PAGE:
IDEAS home Printed from https://ideas.repec.org/
MyIDEAS: Login to save this paper or follow this series

Inequality, Environmental Protection and Growth

  • Laura Marsiliani

    (W. Allen Wallis Institute of Political Economy, University of Rochester)

  • Thomas Renstrom

    (W. Allen Wallis Institute of Political Economy, University of Rochester and CEPR)

Registered author(s):

    We analyze how, in representative democracies, income distribution influences the stringency of environmental policy and economic growth. Individuals (who differ in abilities) live for two periods, working when young and owning capital when old. Externalities are caused by a polluting factor. The revenue from pollution taxation, as well as capital-income taxation, is redistributed lump-sum to the old. The fiscal decision, at each point in time, is taken by a majority elected representative. In politico-economic equilibrium, more inequality (in terms of the skewness of the distribution) yields a lower pollution tax, a larger capital tax, and lower growth.

    If you experience problems downloading a file, check if you have the proper application to view it first. In case of further problems read the IDEAS help page. Note that these files are not on the IDEAS site. Please be patient as the files may be large.

    File URL: http://www.wallis.rochester.edu/WallisPapers/wallis_35.pdf
    File Function: full text
    Download Restriction: None

    Paper provided by University of Rochester - Wallis Institute of Political Economy in its series Wallis Working Papers with number WP35.

    as
    in new window

    Length: pages
    Date of creation: Nov 2002
    Date of revision:
    Handle: RePEc:roc:wallis:wp35
    Contact details of provider: Postal: University of Rochester, Wallis Institute, Harkness 109B Rochester, New York 14627 U.S.A.

    References listed on IDEAS
    Please report citation or reference errors to , or , if you are the registered author of the cited work, log in to your RePEc Author Service profile, click on "citations" and make appropriate adjustments.:

    as in new window
    1. Bovenberg, A.L. & Smulders, J.A., 1994. "Transitional impact of environmental policy in an endogenous growth model," Discussion Paper 1994-50, Tilburg University, Center for Economic Research.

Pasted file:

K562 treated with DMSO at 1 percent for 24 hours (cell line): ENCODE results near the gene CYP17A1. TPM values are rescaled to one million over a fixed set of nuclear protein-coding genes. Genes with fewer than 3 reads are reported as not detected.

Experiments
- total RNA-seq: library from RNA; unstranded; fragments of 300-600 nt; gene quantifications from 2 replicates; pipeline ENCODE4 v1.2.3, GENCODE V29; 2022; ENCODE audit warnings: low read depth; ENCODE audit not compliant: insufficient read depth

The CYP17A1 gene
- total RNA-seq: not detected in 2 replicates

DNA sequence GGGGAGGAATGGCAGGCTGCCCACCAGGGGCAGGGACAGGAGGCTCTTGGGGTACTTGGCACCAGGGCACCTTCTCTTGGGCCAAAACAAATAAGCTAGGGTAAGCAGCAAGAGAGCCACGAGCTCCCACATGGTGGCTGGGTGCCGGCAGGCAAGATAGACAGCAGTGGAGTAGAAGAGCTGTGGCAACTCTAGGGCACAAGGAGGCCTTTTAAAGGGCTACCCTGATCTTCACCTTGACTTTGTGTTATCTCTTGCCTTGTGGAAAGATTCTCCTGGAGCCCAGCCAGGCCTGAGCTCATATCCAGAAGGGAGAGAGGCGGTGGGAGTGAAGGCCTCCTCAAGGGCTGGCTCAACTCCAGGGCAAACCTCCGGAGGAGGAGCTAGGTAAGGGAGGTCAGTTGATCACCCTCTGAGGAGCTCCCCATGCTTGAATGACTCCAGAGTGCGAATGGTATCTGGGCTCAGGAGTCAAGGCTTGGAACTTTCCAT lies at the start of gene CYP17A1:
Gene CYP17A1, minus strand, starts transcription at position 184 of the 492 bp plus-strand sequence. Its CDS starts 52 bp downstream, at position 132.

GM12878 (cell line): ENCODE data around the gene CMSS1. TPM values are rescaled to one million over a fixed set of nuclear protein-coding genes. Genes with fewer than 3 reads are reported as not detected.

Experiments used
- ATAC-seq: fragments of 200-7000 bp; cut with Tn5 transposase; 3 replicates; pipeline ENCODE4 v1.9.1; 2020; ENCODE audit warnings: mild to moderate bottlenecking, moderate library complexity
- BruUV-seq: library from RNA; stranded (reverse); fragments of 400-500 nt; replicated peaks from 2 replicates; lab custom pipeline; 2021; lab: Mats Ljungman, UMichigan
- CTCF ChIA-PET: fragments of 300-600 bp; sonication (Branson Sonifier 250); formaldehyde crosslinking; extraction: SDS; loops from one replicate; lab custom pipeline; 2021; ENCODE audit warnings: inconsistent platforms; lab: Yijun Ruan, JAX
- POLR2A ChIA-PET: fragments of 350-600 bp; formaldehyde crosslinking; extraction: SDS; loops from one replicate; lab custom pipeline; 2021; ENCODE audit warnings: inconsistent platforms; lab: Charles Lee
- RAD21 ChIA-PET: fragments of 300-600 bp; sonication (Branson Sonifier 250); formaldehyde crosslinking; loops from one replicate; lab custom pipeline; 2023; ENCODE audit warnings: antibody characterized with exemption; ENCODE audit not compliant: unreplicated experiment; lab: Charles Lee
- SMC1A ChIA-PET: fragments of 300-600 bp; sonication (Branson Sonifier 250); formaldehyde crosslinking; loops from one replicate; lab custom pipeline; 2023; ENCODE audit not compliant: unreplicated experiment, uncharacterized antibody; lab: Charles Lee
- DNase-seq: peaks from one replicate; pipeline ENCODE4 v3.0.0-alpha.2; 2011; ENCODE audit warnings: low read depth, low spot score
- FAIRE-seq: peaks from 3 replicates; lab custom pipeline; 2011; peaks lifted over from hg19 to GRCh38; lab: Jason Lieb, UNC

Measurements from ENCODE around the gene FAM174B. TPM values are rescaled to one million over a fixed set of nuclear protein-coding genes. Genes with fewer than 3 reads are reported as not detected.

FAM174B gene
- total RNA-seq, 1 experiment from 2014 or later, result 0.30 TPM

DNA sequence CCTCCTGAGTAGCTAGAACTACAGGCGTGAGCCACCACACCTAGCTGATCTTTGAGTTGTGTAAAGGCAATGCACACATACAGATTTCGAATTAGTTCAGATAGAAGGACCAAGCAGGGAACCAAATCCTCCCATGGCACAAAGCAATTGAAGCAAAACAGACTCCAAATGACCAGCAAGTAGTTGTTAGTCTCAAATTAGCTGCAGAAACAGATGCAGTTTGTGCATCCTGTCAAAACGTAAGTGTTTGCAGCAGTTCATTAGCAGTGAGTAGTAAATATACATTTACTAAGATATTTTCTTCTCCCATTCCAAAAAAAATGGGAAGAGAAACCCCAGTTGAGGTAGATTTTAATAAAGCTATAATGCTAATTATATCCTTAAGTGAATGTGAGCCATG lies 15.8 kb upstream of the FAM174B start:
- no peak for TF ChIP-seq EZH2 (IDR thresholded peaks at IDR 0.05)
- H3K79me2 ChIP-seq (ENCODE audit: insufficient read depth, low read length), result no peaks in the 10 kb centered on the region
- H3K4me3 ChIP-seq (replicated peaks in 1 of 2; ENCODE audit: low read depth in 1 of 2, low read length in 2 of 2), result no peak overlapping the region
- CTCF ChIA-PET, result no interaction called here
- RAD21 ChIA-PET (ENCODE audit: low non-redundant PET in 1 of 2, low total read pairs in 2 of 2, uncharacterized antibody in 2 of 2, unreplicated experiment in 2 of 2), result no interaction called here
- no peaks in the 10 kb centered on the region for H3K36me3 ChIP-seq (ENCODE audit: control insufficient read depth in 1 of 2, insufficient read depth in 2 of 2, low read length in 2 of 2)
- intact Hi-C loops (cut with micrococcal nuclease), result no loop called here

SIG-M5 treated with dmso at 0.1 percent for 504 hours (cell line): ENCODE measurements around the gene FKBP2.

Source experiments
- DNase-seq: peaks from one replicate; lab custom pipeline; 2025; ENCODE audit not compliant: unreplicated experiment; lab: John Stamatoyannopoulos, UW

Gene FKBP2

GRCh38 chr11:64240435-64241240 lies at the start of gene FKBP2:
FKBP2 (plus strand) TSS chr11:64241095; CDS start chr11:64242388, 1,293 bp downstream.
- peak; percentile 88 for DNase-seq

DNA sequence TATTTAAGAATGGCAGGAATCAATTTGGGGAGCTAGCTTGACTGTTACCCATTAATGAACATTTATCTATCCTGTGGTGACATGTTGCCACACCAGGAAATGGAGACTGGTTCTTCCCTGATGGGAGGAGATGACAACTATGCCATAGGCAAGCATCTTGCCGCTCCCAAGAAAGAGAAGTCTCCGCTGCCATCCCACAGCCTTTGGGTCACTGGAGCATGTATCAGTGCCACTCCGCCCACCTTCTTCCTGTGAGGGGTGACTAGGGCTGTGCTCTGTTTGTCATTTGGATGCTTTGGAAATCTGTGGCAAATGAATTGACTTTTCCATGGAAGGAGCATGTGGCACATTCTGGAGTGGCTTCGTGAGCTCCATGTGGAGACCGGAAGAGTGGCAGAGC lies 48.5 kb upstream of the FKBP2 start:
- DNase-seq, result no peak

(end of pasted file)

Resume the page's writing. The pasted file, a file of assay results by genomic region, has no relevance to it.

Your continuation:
2. Persson, Torsten & Tabellini, Guido, 1994. "Is Inequality Harmful for Growth?," American Economic Review, American Economic Association, vol. 84(3), pages 600-621, June.
    3. Søren Nielsen & Lars Pedersen & Peter Sørensen, 1995. "Environmental policy, pollution, unemployment, and endogenous growth," International Tax and Public Finance, Springer, vol. 2(2), pages 185-205, August.
    4. Gene M. Grossman & Alan B. Krueger, 1994. "Economic Growth and the Environment," NBER Working Papers 4634, National Bureau of Economic Research, Inc.
    5. Kahn, Matthew E & Matsusaka, John G, 1997. "Demand for Environmental Goods: Evidence from Voting Patterns on California Initiatives," Journal of Law and Economics, University of Chicago Press, vol. 40(1), pages 137-73, April.
    6. Anton B. T. M. Van Schaik & Henri L. F. De Groot, 1998. "Unemployment and Endogenous Growth," LABOUR, CEIS, vol. 12(2), pages 189-219, 07.
    7. Renstrom, Thomas I, 1996. "Endogenous Taxation: An Overlapping Generations Approach," Economic Journal, Royal Economic Society, vol. 106(435), pages 471-82, March.
    8. Peter A. Diamond & J. A. Mirrlees, 1968. "Optimal Taxation and Public Production," Working papers 22, Massachusetts Institute of Technology (MIT), Department of Economics.
    9. Stokey, Nancy L, 1998. "Are There Limits to Growth?," International Economic Review, Department of Economics, University of Pennsylvania and Osaka University Institute of Social and Economic Research Association, vol. 39(1), pages 1-31, February.
    10. Oates, Wallace E. & Schwab, Robert M., 1988. "Economic competition among jurisdictions: efficiency enhancing or distortion inducing?," Journal of Public Economics, Elsevier, vol. 35(3), pages 333-354, April.
    11. Larry E. Jones & Rodolfo E. Manuelli, 2001. "Endogenous Policy Choice: The Case of Pollution and Growth," Review of Economic Dynamics, Elsevier for the Society for Economic Dynamics, vol. 4(2), pages 369-405, July.
    12. Raymond Gradus & Sjak Smulders, 1993. "The trade-off between environmental care and long-term growth—Pollution in three prototype growth models," Journal of Economics, Springer, vol. 58(1), pages 25-51, February.